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Neurobiol Aging. 1993 Jul-Aug;14(4):343-52.

NMDA, AMPA, and benzodiazepine binding site changes in Alzheimer's disease visual cortex.

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  • 1Department of Neurology, University of Michigan, Ann Arbor 48109.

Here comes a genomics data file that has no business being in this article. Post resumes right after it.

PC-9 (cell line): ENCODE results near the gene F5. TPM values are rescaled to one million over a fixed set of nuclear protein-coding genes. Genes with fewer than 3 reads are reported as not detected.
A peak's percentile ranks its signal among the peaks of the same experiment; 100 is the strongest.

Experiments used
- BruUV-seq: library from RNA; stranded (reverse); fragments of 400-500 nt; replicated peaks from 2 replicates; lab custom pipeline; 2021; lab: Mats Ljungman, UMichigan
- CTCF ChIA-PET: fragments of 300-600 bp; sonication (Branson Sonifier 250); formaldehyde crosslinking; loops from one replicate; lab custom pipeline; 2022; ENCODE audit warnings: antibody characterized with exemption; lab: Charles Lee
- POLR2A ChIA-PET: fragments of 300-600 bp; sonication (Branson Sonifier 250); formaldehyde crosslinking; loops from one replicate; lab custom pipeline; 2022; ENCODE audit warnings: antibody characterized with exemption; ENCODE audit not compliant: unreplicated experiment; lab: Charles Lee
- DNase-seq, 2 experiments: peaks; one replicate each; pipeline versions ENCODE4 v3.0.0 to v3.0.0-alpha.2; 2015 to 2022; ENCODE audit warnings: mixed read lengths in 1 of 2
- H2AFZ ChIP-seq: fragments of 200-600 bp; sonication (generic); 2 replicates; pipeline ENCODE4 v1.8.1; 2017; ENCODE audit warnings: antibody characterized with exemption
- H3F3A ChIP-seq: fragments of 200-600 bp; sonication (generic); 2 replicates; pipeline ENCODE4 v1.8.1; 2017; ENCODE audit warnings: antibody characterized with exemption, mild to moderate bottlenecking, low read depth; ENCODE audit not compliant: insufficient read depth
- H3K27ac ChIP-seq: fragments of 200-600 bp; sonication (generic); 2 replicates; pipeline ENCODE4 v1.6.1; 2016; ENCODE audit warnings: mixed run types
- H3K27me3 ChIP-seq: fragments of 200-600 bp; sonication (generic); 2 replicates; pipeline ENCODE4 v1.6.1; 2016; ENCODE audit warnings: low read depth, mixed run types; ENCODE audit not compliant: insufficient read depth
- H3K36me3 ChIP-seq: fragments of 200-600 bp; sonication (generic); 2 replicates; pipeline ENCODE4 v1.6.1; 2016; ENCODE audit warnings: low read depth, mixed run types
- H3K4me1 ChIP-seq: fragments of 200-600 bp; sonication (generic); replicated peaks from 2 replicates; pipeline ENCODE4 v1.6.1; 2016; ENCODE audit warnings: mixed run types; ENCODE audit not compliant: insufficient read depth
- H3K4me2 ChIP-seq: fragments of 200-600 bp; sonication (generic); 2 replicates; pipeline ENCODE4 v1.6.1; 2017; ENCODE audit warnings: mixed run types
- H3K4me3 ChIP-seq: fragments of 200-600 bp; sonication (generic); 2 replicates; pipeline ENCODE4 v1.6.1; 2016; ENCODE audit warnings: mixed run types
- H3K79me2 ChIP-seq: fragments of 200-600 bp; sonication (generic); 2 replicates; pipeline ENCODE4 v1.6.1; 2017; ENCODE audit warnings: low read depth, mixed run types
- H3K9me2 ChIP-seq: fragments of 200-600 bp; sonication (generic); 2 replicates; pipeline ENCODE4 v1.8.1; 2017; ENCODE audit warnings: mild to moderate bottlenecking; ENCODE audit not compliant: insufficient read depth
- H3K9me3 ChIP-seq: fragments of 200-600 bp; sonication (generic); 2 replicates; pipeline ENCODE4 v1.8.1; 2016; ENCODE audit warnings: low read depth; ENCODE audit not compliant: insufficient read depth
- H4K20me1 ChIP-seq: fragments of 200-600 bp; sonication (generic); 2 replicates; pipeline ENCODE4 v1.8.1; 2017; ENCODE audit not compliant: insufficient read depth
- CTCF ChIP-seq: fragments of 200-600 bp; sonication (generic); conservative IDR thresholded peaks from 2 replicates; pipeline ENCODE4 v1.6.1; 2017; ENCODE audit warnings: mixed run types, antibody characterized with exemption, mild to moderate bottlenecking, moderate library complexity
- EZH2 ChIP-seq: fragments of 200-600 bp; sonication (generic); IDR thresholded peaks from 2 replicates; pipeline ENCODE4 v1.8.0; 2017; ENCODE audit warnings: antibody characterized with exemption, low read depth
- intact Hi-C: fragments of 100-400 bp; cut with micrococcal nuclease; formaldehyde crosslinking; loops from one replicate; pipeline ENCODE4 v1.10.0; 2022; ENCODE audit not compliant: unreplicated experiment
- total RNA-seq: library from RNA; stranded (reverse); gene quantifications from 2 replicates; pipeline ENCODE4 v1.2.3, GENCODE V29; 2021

Quantitative receptor autoradiography was used to measure the laminar distribution of [3H]glycine and [3H]glutamate binding to the N-methyl-D-aspartate (NMDA) receptor complex, [3H]D,L-alpha-amino-3-hydroxy-5-methyl-4-isoxazolepropionic acid (AMPA) binding to the AMPA receptor, and [3H]flunitrazepam binding to the benzodiazepine (BDZ) receptor in three areas of visual cortex in control and Alzheimer's disease (AD) postmortem human brains (primary or striate visual cortex, visual association cortex, and higher-order visual association cortex, corresponding to Brodmann Areas 17, 18, and 21, respectively). In Area 17, binding to the NMDA, AMPA, and BDZ receptors was not significantly altered in the AD brains (except in layer VI for [3H]glycine and layer III for [3H]AMPA, where binding was reduced in the AD brains). Ligand binding to the two EAA receptors in Area 18 was, however, significantly reduced in the AD brains (layers I through III for [3H]glycine and layers III through VI for [3H]AMPA). In Area 21, binding to both the NMDA and BDZ receptors but not to the AMPA receptor, was significantly reduced in almost all laminae of the AD brains (layers I through VI for [3H]glycine and layers I through V for [3H]flunitrazepam). This hierarchical pattern of laminar binding loss with increasing complexity of association visual cortices is consistent with the increasing numbers of neurofibrillary tangles found in those areas, implicating NMDA and BDZ receptor bearing cells in AD neuropathology. AMPA receptor losses do not parallel the pathology, suggesting that AMPA receptors are not directly correlated with the pathology.

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